It is not popular because a lot of people are not so brave to start such a project. However, movies are about emotions. A lot of people go to the cinema, watch the movie, and 30 seconds after the final subtitles, when they are already out of the cinema, they totally forgot for the movie they've watched and for what it was about. It turns out that the effort of 2 000 people to create something and to choose this green, or the other green is pointless.
Do you think making a black and white movie is harder because you have to put more effort to attract the attention of the audience?
Every movie is hard to do. When you are making a movie you have to concentrate and to do your best. Our job is to to make the audience feel the emotions.
I can't miss the opportunity to ask you about one of my favourites movies - Vicky, Christina, Barcelona. What's the feeling to work with Woody Allen?
It’s great, very polite man. He’s very cool and it’s very easy to work with him.
Still, the challenge for me was big just because it’s Woody Allen. However, it’s one of the easiest movies I did in my life. The most important thing in the movie was to choose the right locations. And it was hard just because he didn’t want to go to far from the hotel where he stayed, so everything has to be closed. That’s was the difficult part- to find the right places which are not too far. Also you have to find place with spirit, with the right atmosphere, that’s the challenge.
The last, but not least. June 10 is the day of the screening of your last movie Nobody wants the night . Tell me more about it.
Nobody wants the night is a co-production between Spain, France and Bulgaria, and in 2015 is chosen to open the 65th edition of the international film festival in Berlin. Last year it was nominated in 9 categories for the Goya Awards and won 4 of them - Best Production Guide, Best Original Soundtrack, Best Costume Design, Best Makeup and Hair.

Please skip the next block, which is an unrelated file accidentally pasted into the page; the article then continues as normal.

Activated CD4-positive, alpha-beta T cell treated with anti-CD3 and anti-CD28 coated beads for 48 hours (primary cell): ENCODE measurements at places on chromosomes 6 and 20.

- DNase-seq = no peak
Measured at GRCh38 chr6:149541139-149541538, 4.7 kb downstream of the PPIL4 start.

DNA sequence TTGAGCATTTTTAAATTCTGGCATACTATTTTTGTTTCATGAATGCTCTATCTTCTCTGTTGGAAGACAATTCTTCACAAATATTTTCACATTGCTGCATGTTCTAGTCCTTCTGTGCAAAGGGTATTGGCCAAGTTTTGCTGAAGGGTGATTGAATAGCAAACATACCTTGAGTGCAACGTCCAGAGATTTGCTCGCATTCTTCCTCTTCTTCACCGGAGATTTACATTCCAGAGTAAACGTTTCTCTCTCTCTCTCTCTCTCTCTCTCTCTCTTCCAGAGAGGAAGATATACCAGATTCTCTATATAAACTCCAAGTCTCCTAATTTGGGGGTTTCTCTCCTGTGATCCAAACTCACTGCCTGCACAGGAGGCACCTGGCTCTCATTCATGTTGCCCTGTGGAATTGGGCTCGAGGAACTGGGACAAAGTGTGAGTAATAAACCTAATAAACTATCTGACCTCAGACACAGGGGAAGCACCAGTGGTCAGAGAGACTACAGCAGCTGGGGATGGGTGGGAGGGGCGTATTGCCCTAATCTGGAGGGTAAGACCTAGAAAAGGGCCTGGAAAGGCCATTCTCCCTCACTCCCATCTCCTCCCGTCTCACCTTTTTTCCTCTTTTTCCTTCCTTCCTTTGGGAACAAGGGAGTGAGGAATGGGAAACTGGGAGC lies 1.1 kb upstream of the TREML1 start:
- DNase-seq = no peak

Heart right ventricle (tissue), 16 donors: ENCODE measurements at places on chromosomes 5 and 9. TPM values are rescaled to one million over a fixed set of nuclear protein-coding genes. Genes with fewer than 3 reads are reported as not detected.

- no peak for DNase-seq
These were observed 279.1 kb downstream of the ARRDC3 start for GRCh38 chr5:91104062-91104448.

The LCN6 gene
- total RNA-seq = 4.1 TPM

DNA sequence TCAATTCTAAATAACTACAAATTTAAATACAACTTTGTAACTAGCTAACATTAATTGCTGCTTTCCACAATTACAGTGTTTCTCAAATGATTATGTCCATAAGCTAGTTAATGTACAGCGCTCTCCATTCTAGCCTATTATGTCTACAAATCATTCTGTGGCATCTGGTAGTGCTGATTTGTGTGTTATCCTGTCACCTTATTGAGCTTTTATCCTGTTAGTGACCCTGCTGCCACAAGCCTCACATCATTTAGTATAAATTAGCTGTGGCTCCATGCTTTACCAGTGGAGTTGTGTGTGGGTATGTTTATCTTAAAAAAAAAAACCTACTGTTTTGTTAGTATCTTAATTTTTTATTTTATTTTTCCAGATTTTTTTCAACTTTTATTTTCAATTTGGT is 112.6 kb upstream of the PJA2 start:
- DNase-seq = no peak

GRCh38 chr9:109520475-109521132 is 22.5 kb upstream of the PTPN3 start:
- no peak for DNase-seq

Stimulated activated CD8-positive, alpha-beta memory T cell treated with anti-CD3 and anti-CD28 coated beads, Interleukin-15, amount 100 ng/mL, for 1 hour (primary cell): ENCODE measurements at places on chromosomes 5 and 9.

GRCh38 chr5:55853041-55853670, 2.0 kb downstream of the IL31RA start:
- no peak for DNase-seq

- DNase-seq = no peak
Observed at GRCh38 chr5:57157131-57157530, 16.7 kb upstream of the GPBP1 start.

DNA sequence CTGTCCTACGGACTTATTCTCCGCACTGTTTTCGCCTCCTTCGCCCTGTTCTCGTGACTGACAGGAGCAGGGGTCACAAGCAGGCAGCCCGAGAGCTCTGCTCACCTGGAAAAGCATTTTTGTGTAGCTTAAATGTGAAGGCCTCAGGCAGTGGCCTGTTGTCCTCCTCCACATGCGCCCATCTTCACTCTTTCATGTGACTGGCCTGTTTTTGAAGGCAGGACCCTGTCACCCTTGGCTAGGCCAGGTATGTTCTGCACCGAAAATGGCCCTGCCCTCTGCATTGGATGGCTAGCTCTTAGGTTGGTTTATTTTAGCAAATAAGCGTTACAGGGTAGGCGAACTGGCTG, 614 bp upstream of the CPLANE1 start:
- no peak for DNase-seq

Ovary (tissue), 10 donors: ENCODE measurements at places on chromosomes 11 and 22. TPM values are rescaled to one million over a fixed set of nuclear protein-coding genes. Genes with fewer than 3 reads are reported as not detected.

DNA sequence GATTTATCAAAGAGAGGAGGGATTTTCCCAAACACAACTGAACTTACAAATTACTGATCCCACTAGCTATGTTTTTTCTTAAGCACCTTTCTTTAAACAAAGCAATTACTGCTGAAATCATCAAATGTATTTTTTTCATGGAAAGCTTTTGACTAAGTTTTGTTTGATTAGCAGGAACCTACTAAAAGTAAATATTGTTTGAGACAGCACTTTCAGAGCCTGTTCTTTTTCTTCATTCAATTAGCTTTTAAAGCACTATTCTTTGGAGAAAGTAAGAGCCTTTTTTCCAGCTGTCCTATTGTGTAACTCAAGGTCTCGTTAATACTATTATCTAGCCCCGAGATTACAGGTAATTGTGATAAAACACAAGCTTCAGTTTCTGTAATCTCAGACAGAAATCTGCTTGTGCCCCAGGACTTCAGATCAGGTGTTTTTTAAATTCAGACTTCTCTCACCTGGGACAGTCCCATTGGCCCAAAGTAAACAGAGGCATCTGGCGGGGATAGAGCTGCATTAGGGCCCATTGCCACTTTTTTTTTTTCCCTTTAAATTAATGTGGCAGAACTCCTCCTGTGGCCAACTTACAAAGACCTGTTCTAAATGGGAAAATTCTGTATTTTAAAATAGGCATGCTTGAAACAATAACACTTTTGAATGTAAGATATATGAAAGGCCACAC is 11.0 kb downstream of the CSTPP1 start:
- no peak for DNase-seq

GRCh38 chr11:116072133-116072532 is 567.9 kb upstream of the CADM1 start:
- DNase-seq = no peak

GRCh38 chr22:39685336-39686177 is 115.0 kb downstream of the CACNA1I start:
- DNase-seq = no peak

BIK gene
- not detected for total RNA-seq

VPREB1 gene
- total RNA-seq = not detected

The actors are the Oscar winner Juliet Binoche, young Japanese Rinko Kikuchi, Golden Globe winner Gabriel Burn, JD Salinger's son Matt Salinger and Bulgarian actor Velizar Binev.
It's a 104 min movie. And it's a story about Josephine (Binoche) who travels to the hostile icy landscape of the remote North in search of her explorer husband. As winter descends and determined not to turn back she finds companionship with an Inuit woman (Kikuchi). With the elements against them and their survival reliant on each other it becomes clear they are waiting for a man they both love.
Nobody Wants the Night is about the relentless icy landscape that separates and draws these two women together during the long, tense wait for the man they both love in such different ways.
What was the hardest part of the work?
Making the snow looking real during July, he laughed. I had to build snow basically from wax – with the right colour and the right consistence to look like the real one.
It’s all about to find the right chemical reaction to make it look real - like the one in North Pole.
Due to the enormous interest in the film No one wants the night in 2016, the Embassy of the Kingdom of Spain decided to include two new screenings of the film in this year's program of the 24th edition of the Spanish and Ibero-American Film Week. After the first screening of the movie the master of landscaping will reveal how he managed to bring the North Pole into Bulgaria in July and many other things.
You can see the movie this Saturday at G8 Cinema, 18.30h.
Ticket price: BGN 8